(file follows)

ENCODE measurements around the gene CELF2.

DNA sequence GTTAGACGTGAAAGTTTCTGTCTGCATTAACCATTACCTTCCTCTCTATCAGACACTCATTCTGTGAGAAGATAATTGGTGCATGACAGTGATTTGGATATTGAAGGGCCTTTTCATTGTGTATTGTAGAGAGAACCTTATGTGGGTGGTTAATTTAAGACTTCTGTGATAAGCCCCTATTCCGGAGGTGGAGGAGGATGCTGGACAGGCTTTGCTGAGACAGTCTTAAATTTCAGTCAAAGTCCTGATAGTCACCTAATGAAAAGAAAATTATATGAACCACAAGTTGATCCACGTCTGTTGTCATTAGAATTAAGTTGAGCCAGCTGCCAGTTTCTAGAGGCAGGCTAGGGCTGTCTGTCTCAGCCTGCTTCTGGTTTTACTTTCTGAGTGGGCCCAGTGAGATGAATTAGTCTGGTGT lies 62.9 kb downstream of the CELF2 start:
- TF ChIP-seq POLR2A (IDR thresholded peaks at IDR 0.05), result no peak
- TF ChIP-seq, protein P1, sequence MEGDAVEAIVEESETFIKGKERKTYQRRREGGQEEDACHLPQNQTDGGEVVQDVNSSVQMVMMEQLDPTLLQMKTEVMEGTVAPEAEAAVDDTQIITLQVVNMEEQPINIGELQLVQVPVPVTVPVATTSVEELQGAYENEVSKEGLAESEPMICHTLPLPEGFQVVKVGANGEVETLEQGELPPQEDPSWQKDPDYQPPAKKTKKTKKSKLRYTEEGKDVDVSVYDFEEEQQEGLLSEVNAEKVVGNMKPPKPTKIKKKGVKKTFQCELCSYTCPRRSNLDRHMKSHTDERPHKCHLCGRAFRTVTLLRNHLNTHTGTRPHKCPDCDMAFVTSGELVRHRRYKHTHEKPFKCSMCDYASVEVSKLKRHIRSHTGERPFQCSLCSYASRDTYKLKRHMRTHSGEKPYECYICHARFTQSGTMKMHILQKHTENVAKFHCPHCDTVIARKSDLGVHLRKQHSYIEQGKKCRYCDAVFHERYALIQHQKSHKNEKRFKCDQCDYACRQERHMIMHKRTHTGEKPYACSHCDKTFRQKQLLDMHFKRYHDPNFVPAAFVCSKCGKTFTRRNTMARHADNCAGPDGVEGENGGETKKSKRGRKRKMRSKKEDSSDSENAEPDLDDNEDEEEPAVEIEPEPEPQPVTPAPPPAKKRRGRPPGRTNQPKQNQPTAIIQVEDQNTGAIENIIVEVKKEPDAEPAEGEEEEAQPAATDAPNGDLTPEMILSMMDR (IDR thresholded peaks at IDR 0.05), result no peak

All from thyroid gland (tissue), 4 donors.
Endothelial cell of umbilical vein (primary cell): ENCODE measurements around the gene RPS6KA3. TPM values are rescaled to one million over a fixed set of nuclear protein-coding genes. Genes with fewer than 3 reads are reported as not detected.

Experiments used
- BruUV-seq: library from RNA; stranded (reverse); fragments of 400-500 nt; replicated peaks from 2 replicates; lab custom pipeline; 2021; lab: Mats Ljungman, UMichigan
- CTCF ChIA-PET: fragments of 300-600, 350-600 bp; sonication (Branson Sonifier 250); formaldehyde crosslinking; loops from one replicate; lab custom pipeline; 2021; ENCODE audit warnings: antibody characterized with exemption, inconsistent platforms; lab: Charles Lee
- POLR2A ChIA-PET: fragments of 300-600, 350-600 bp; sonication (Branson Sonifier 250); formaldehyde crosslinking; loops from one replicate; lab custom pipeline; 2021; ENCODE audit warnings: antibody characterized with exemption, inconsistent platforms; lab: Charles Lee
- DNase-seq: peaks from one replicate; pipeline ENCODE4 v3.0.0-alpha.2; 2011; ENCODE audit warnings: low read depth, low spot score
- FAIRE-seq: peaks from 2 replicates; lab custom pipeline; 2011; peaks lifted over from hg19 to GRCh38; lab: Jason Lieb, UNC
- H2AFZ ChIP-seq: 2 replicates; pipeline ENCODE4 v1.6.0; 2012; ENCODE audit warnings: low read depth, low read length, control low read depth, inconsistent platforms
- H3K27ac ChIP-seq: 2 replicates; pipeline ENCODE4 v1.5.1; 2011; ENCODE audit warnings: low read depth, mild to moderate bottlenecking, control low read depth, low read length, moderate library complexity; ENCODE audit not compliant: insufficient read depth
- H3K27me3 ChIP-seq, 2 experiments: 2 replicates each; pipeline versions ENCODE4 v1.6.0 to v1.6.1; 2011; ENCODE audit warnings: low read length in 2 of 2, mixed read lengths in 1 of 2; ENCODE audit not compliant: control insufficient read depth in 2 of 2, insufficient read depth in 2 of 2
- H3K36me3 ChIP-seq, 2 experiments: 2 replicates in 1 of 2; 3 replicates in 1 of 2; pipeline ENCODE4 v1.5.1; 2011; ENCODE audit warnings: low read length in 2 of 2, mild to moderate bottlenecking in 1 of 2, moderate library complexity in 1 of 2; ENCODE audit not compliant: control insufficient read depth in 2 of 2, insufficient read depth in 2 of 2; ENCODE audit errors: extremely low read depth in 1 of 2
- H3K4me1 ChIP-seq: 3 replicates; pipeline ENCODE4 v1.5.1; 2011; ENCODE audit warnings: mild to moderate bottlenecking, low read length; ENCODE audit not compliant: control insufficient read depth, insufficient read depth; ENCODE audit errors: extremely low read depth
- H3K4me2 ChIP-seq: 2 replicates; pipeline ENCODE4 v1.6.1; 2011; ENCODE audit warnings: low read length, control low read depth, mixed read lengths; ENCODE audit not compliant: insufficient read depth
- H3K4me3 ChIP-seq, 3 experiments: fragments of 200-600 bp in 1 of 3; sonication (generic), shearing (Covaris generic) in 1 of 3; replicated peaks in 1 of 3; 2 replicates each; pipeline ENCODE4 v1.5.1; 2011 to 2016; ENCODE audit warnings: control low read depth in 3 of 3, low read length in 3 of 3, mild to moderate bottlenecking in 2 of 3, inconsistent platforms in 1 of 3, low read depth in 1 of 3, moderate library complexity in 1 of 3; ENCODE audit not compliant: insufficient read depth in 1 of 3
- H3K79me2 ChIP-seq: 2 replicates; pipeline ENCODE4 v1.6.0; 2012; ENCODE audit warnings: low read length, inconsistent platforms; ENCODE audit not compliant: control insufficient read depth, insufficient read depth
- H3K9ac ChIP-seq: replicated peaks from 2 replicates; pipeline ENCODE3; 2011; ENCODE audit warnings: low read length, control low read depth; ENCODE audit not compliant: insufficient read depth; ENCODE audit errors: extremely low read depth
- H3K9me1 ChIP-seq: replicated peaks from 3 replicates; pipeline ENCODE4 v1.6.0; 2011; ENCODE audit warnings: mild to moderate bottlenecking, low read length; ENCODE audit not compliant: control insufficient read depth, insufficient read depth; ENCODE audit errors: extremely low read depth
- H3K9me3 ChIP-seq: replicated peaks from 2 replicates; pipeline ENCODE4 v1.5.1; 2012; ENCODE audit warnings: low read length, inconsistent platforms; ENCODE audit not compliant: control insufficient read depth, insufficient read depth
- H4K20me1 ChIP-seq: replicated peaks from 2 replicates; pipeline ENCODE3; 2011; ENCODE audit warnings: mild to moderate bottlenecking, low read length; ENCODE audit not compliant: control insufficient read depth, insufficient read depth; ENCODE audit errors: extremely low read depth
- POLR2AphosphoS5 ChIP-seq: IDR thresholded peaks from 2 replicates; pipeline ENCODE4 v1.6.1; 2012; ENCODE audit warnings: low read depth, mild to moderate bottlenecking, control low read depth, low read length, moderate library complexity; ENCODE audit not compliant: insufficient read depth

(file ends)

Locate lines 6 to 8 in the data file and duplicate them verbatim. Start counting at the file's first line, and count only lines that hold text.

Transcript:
Endothelial cell of umbilical vein (primary cell): ENCODE measurements around the gene RPS6KA3. TPM values are rescaled to one million over a fixed set of nuclear protein-coding genes. Genes with fewer than 3 reads are reported as not detected.

Experiments used
- BruUV-seq: library from RNA; stranded (reverse); fragments of 400-500 nt; replicated peaks from 2 replicates; lab custom pipeline; 2021; lab: Mats Ljungman, UMichigan